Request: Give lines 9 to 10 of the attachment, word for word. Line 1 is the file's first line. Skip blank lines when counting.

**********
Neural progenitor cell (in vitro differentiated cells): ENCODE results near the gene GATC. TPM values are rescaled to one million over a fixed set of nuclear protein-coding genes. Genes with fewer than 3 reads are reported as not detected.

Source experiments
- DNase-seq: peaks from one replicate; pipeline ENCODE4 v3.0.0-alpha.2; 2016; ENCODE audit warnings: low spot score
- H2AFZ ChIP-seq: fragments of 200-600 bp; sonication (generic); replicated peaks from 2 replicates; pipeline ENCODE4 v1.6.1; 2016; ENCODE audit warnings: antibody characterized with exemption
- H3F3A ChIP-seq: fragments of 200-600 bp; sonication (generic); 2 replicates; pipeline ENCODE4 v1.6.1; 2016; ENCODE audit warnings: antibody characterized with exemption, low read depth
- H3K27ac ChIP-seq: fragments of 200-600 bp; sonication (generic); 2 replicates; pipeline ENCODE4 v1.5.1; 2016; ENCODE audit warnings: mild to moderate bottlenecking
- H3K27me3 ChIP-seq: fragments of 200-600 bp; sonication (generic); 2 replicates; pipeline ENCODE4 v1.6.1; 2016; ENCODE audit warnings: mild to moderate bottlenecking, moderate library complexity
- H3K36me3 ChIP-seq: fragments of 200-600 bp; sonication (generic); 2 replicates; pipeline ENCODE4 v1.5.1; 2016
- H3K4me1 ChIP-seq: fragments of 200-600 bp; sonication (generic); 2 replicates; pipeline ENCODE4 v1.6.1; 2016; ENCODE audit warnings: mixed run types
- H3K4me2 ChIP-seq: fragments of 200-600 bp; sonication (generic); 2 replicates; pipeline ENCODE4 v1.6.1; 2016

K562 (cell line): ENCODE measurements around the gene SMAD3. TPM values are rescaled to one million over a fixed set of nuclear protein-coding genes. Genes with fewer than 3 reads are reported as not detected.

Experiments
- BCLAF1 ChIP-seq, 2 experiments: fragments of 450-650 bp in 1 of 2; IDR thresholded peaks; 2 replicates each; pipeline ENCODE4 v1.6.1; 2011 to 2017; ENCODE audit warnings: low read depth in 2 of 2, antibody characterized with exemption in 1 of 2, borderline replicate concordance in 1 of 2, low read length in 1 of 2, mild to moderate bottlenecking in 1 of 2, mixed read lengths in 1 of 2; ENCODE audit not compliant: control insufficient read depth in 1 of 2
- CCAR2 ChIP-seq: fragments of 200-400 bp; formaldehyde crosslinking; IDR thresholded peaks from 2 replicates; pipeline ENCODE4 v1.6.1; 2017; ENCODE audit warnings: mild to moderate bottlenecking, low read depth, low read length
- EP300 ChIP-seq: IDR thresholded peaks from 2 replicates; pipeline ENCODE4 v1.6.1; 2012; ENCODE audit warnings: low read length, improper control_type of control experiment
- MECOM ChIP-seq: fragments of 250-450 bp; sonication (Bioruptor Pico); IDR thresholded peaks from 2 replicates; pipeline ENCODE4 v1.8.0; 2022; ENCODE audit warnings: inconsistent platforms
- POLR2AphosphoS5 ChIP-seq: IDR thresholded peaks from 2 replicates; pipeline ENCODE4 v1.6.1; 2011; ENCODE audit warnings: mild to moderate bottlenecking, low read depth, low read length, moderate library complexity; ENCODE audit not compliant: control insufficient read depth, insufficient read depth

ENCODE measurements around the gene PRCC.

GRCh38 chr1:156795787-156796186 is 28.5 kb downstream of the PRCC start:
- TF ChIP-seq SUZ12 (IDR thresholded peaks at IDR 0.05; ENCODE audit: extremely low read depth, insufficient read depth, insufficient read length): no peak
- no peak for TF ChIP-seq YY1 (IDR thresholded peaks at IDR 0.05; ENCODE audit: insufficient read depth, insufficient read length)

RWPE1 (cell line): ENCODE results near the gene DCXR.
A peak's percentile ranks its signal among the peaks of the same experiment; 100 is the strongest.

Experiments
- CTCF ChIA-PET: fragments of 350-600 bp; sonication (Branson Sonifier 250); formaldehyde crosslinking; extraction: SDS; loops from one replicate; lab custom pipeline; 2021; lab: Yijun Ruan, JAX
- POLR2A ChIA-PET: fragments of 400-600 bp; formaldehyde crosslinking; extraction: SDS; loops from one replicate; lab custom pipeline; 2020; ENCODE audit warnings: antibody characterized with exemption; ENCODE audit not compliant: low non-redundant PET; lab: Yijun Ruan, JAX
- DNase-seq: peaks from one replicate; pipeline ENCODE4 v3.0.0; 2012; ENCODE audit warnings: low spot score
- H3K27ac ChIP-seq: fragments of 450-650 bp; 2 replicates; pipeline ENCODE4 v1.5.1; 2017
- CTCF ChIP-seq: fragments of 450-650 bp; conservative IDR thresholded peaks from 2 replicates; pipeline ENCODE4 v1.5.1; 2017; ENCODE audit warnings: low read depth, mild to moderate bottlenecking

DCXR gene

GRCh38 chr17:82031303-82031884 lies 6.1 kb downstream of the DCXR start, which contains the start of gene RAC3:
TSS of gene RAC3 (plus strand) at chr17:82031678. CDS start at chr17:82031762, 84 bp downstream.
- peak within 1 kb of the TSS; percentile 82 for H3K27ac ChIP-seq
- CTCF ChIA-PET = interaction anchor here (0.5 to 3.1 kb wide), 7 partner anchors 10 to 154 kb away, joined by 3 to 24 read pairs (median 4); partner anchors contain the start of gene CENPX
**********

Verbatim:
- H3K4me1 ChIP-seq: fragments of 200-600 bp; sonication (generic); 2 replicates; pipeline ENCODE4 v1.6.1; 2016; ENCODE audit warnings: mixed run types
- H3K4me2 ChIP-seq: fragments of 200-600 bp; sonication (generic); 2 replicates; pipeline ENCODE4 v1.6.1; 2016